• The VALUES clause must be a single-row list of bind variables. For example, the following VALUES clause is not allowed:

    VALUES (?,?), (?,?)
    
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Inserting Multiple Rows without Using Array Binds

An INSERT statement might use bind variables to insert multiple rows without using an array bind. The following example inserts values into two rows, but it does not use an array bind.

INSERT INTO t VALUES (?,?), (?,?);
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Your application can specify a bind list that is equivalent to the following values, in order, for the placeholders: [1,'String1',2,'String2']. Because the VALUES clause specifies more than one row, the statement only inserts the exact number of values (four in the example), rather than a dynamic number of rows.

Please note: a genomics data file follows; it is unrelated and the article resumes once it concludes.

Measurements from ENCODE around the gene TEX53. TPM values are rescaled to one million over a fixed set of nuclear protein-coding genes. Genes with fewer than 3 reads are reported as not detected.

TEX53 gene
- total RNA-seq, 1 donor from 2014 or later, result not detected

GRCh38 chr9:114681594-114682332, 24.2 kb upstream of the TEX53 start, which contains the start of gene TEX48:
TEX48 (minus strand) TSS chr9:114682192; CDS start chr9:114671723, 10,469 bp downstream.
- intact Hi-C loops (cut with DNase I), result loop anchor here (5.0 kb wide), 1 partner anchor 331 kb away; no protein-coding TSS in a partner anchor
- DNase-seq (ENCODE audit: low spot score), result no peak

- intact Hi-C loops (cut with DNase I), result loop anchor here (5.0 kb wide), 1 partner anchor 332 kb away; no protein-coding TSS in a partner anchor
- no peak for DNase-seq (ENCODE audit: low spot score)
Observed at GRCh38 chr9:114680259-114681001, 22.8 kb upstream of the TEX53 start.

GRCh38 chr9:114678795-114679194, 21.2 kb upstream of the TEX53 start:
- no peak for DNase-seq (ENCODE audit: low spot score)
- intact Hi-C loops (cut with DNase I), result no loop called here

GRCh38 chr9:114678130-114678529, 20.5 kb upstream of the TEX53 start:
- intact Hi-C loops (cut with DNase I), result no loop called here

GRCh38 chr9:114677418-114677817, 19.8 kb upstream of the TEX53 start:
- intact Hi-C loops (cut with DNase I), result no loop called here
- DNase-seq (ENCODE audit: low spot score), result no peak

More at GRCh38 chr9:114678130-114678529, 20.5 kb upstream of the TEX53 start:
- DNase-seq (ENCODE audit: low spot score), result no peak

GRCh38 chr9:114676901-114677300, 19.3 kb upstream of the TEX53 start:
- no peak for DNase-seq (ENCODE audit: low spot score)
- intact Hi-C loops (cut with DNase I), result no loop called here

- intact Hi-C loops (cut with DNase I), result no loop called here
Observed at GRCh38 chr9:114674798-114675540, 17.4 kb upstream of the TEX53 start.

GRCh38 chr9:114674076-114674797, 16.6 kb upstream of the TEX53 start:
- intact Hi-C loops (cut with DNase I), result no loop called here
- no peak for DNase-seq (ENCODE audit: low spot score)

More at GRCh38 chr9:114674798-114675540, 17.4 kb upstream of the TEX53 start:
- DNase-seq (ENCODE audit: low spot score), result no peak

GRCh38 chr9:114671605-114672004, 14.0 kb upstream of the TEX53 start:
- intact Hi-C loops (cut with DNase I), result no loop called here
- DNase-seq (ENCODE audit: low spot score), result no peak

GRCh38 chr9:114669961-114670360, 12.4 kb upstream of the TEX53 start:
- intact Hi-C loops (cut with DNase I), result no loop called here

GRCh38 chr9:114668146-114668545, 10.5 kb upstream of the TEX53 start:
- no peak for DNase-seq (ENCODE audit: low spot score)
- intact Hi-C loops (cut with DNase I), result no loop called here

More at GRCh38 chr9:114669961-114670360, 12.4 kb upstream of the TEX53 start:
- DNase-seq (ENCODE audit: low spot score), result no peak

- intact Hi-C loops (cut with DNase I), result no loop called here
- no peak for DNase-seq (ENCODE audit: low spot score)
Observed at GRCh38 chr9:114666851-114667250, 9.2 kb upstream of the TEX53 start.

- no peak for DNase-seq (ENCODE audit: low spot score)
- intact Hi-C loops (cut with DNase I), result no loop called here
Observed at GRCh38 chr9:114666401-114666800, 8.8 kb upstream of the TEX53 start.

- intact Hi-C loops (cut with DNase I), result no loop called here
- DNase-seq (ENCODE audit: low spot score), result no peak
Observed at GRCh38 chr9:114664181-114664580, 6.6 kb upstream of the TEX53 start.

Using Bind Variables with Semi-Structured Data

To bind variables with semi-structured data, bind the variable as a string type, and use functions such as PARSE_JSON or ARRAY_CONSTRUCT.

The following example creates a table with one VARIANT column and then calls the PARSE_JSON function to insert semi-structured data into the table with a bind variable:

CREATE TABLE t (a VARIANT);
-- Code that supplies a bind value for ? of '{'a': 'abc', 'x': 'xyz'}'
INSERT INTO t SELECT PARSE_JSON(a) FROM VALUES (?);
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The following example queries the table:

SELECT * FROM t;
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The query returns the following output:

+---------------+
| A             |
|---------------|
| {             |
|   "a": "abc", |
|   "x": "xyz"  |
| }             |
+---------------+

The following statement calls the ARRAY_CONSTRUCT function to insert an array of semi-structured data into a VARIANT column with a bind variable:

INSERT INTO t SELECT ARRAY_CONSTRUCT(column1) FROM VALUES (?);
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Both of these examples can insert a single row, or they can use an array bind to insert multiple rows in one batch. You can use this technique to insert any type of semi-structured data that is valid in a VARIANT column.